You face many choices of how best to get your products and services sold. The most common channels include a field or counter direct sales force, various models of reseller from freelance agents to sub distributors with their own resellers. E-Commerce is becoming a significant channel and self-service in stores has been around for years. Inbound and outbound telesales offers very wide reach; exhibition and catalogue sales work in many sectors like spare parts and curios. Then there are many mixed models; telemarketing followed up by salespeople is one example. For some the best or only channel may be defined by the product. High end cars need a network of showrooms and salespeople so branches or resellers are required, but music is distributed primarily over the internet. For most entrepreneurs making the right choice is difficult and may come with some risk; many companies stay with traditional methods even if that is not the best model for them.
Generally there is a trade-off between cost and control so if you want tight control be prepared to pay for it. Continue reading
This year has been a bad year for many companies – here is how to make sure 2017 is better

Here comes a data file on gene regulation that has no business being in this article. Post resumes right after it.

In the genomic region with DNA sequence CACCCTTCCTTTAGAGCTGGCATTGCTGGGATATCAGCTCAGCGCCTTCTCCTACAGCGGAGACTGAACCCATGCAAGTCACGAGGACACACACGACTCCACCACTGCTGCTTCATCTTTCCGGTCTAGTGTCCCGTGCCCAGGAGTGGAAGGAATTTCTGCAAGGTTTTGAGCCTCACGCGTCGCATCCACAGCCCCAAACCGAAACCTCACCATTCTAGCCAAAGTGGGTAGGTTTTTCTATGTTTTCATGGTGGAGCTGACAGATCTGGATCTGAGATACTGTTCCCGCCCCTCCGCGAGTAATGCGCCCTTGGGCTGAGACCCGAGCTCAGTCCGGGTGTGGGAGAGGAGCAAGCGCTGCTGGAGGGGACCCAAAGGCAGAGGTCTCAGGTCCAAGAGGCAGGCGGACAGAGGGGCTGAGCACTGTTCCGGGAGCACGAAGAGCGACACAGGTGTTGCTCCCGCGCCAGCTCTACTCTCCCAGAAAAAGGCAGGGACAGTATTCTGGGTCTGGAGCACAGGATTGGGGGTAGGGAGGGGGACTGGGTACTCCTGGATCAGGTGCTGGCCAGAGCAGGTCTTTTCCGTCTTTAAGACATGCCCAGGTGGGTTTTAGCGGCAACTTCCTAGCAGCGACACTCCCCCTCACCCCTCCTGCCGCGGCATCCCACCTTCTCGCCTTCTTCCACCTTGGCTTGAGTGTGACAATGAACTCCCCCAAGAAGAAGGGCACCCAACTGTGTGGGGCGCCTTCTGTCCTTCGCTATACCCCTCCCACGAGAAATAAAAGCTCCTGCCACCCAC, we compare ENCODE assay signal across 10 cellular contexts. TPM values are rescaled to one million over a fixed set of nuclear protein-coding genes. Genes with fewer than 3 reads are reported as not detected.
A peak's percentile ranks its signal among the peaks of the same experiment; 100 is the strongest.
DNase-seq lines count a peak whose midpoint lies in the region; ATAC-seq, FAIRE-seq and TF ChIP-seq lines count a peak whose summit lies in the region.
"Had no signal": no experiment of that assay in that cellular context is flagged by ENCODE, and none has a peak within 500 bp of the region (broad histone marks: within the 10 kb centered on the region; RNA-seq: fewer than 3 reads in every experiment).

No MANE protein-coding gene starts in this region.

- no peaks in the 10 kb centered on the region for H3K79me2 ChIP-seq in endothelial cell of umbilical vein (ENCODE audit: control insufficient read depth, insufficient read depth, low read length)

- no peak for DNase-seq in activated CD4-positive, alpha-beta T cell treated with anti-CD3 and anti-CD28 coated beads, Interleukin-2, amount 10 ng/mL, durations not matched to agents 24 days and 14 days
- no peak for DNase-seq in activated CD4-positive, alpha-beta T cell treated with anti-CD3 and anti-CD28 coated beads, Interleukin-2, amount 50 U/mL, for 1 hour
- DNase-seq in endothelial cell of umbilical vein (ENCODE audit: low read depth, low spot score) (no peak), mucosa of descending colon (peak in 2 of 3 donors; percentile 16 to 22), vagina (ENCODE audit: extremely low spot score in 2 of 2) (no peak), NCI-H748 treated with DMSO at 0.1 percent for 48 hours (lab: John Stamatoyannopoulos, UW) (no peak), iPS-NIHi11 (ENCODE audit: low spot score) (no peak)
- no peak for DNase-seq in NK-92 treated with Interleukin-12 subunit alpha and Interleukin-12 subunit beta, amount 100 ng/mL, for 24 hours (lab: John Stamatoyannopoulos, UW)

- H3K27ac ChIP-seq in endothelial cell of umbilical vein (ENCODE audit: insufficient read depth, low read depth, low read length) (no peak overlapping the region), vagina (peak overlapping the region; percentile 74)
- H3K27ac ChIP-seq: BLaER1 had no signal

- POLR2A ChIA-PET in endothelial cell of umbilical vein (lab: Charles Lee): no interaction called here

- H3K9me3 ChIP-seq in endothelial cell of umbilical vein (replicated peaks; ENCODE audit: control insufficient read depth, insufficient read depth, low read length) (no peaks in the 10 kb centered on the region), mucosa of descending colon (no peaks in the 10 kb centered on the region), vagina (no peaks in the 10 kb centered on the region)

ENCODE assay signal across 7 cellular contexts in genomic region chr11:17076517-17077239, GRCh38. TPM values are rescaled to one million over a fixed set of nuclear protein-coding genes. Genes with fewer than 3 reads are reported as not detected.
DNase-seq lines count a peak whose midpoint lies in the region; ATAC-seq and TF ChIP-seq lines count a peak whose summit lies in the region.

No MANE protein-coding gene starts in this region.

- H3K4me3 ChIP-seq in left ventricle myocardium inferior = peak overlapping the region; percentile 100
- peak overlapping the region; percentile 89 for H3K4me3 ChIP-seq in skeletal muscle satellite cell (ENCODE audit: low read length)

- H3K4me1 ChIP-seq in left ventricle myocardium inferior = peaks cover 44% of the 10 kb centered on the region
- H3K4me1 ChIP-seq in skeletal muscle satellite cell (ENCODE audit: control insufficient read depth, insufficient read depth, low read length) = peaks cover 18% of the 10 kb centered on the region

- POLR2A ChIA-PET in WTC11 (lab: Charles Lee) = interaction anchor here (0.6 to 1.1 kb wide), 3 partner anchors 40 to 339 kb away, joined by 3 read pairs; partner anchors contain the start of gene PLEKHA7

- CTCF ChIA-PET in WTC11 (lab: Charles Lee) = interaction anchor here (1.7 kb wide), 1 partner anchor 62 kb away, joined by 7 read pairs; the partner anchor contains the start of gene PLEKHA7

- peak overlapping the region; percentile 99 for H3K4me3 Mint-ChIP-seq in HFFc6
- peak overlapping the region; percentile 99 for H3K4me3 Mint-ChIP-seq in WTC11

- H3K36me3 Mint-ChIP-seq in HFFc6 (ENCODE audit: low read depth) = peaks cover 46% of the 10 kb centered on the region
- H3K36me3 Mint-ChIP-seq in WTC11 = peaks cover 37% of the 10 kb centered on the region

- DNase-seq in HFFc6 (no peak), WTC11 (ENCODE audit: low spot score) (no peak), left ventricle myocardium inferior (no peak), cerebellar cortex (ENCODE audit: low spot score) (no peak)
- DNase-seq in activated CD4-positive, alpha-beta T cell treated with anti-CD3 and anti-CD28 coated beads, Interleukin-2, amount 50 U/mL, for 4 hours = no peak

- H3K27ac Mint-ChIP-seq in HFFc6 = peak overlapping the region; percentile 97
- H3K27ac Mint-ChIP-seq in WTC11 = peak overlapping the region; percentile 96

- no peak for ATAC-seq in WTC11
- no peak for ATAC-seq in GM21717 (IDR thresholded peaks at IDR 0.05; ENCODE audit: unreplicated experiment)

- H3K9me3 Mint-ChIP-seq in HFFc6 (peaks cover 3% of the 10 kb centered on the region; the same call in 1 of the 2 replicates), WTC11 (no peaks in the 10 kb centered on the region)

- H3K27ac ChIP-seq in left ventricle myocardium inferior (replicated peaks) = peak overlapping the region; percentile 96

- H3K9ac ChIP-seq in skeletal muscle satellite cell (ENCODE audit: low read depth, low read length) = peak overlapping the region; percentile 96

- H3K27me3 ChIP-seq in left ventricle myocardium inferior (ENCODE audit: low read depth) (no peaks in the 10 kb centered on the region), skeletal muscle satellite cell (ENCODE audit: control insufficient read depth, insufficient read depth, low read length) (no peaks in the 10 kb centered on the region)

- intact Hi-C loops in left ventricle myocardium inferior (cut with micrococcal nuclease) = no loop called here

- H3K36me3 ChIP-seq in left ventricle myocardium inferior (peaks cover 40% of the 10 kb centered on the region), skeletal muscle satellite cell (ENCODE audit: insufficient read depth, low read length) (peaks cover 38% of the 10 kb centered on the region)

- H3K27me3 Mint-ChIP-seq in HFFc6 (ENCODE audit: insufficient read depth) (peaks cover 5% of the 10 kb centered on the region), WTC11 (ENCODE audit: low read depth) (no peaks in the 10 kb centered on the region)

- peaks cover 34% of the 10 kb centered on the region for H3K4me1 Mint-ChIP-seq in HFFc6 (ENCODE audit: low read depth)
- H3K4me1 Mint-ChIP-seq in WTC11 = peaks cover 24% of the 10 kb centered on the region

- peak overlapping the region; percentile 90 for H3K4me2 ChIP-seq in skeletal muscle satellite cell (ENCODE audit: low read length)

The past 12 months have not been a great time for many businesses. It started with the economy struggling to recover from the effects of the double change in finance ministers, was threatened by potential downgrades to sub investment grade by the rating agencies and characterised by shocks like Brexit, the Trump victory in America, local government elections, the #feesmustfall movement and the State Capture report. The serious drought saw food prices rocket and water restrictions added to the difficulty of doing business. All these issues make buyers nervous, and nervous buyers will delay all but essential purchases.
On top of all this the South African national pastime of sharing bad news brought a mood of pessimism and resignation. We know that water restrictions and high food prices will continue well into 2017 and the ruling party will have an elective conference which could be abrasive in the coming year. What, you may ask will make this year any better than the previous one? One of the answer to that question is you. There are many things you can do to shield your business from negative external events, and to seek the opportunities that any adverse event brings. Continue reading